5.2. FPGA Level Performance

In Table 3, the performance outcomes of the conventional, and the proposed works are compared. The various algorithms are analyzed. In optimized FSD-B algorithm [2] , 16 QAM is used to obtain 24,815 slices, 39,800 FFs and 31,759 LUT. The latency and throughput are 78 and 450 Mbps, respectively. Similarly, these results are obtained for algorithms such as K-Best SD [3] , PIPSD [13] and FSD 2 [4] , and which are implemented in Xilinx platform. The power values are not observed in these methods. Xiang et al. introduced PCA method [5] to attain better results compared to LFSD and SOCA works. The PCA results in 9471 slices, 22,814 FFs, 24,126 LUT, 174 DSP and 70 BRAM with latency cycles of 109 without power calculation. To overcome these problems and to reduce the area, a new method with various modulation levels (16 QAM and 64 QAM) is introduced in

(a)(b)

Figure 3. BER performance using sibling node with the length of code word 3072 rate 1/2 LDPC code with 16-QAM, and 64-QAM in a 4 × 4 MIMO.

Table 3. Performance comparison of conventional and proposed work.

CELLA. They obtain 2215 slices, 4918 FFs, and 4982 LUT with latency of 14 cycles in 16 QAM. Similarly, these results are obtained in 64 QAM. The proposed method achieves the power value of 40 mw, 141 mw in 16 QAM and 64 QAM, respectively. This method is implemented in (FPGA platform) Xilinx Virtex5 XC5VSX240T. The experimental results of the proposed system are implemented in Xilinx Virtex5 XC5VSX240T platform. The performance analysis at FPGA level attains 76% slice reduction, 58.76% throughput improvement at 20 db, 75% power reduction and 87% latency reduction when compared to the conventional work. The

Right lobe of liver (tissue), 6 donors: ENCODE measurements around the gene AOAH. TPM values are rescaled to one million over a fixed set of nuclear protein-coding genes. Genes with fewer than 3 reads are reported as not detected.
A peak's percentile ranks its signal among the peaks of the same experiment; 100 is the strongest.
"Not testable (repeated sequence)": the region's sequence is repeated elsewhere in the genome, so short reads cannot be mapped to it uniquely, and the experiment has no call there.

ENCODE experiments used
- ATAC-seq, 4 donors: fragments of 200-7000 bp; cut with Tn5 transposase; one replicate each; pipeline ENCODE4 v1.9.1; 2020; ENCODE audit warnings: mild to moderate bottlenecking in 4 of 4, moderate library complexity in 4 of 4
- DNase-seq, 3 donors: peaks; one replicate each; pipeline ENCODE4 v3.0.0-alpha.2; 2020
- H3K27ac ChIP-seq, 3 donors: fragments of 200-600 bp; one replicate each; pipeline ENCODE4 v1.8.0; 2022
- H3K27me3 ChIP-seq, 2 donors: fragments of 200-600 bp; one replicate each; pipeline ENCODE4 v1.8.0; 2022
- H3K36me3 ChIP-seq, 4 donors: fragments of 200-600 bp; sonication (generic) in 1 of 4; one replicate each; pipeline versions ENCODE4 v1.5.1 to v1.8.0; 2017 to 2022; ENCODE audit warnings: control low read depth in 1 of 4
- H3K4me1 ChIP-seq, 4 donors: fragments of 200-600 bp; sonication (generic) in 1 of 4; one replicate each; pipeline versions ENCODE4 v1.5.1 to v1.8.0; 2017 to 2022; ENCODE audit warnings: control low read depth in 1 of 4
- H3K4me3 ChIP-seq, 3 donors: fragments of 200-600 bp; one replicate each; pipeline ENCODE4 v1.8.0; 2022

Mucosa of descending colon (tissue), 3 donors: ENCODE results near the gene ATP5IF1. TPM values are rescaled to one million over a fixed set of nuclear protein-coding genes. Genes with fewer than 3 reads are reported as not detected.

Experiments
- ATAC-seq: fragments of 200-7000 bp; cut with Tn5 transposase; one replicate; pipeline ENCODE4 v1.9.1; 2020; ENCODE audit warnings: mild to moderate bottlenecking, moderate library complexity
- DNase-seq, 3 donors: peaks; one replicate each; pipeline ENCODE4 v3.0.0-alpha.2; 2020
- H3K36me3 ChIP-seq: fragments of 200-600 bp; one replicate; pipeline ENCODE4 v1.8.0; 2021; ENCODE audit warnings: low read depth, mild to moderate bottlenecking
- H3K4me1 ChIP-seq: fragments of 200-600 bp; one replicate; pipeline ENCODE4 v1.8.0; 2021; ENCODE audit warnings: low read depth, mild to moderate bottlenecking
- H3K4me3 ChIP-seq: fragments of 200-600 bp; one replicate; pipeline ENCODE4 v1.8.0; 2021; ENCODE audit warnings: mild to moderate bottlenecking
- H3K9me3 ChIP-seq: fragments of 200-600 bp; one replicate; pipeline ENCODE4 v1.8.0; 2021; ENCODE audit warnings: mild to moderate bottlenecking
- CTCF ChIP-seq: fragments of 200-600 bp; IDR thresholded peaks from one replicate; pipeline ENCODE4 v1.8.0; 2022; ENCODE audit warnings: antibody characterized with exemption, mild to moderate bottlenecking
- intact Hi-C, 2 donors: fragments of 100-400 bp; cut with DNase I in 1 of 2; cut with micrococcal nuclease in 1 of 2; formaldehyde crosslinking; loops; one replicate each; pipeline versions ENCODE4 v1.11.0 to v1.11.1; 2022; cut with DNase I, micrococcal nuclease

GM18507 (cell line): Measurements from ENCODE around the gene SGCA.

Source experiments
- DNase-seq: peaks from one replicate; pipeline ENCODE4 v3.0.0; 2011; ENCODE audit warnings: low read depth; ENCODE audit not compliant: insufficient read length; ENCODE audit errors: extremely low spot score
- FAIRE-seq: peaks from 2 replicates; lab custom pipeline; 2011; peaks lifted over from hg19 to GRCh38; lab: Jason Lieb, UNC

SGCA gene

6. Conclusion

In this work, a candidate execution with low latency approach has been introduced for a turbo coded MIMO system. The proposed system identifies partial MAP nodes during online process and adds counterhypothesis in parallel within the parent candidate, which indicates the use of child nodes. This is not included here to minimize the ED distance metrics. The experimental results of the proposed system are implemented in Xilinx Virtex 5 XC5VSX240T platform. The performance analysis at FPGA level attains 76% slice reduction, 58.76% throughput improvement at 20 db, 75% power reduction and 87% latency reduction when compared to the conventional work. The BER performance is also computed for the proposed and conventional algorithms. It minimizes the noise level and improves the performance boost at 20 db/s. Thus, it proves the execution of the nodes in the confined region compared to other algorithms. Thus, CELLA achieves the best performance than the conventional work.

References